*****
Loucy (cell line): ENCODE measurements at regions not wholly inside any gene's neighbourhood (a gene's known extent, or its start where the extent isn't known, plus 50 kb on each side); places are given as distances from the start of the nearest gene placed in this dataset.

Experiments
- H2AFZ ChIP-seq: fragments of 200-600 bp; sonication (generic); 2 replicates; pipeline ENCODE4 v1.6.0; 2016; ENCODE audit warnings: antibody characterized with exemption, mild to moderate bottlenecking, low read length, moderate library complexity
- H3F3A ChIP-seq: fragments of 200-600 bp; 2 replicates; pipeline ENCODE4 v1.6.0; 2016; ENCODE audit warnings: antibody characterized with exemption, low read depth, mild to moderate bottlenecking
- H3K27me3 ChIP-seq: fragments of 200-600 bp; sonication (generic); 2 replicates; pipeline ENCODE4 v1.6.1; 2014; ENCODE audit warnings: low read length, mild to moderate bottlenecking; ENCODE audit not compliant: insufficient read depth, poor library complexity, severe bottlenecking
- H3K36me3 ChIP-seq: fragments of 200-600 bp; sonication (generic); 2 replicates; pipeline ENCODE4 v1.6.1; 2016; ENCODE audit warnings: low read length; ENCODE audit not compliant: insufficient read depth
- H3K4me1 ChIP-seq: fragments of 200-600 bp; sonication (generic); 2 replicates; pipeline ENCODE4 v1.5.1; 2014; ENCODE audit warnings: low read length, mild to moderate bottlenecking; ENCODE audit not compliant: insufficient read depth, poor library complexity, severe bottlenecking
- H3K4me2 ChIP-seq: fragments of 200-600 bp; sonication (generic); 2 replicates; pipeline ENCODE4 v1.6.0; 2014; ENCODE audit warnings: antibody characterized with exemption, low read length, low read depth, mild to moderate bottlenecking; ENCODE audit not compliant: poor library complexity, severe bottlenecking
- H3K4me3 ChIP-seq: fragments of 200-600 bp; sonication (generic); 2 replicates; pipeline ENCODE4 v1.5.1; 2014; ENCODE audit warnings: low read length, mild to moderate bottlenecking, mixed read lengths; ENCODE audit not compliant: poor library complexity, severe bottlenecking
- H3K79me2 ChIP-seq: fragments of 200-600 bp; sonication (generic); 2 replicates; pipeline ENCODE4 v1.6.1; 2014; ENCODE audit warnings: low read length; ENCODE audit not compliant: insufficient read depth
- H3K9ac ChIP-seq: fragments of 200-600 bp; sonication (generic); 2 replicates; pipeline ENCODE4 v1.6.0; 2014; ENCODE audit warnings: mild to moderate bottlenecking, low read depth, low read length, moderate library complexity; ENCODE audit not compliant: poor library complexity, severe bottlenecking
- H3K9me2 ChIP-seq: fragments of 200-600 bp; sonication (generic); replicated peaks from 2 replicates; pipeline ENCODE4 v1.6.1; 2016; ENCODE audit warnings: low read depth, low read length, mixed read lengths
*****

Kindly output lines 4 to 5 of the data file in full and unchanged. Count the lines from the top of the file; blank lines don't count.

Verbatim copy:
- H3F3A ChIP-seq: fragments of 200-600 bp; 2 replicates; pipeline ENCODE4 v1.6.0; 2016; ENCODE audit warnings: antibody characterized with exemption, low read depth, mild to moderate bottlenecking
- H3K27me3 ChIP-seq: fragments of 200-600 bp; sonication (generic); 2 replicates; pipeline ENCODE4 v1.6.1; 2014; ENCODE audit warnings: low read length, mild to moderate bottlenecking; ENCODE audit not compliant: insufficient read depth, poor library complexity, severe bottlenecking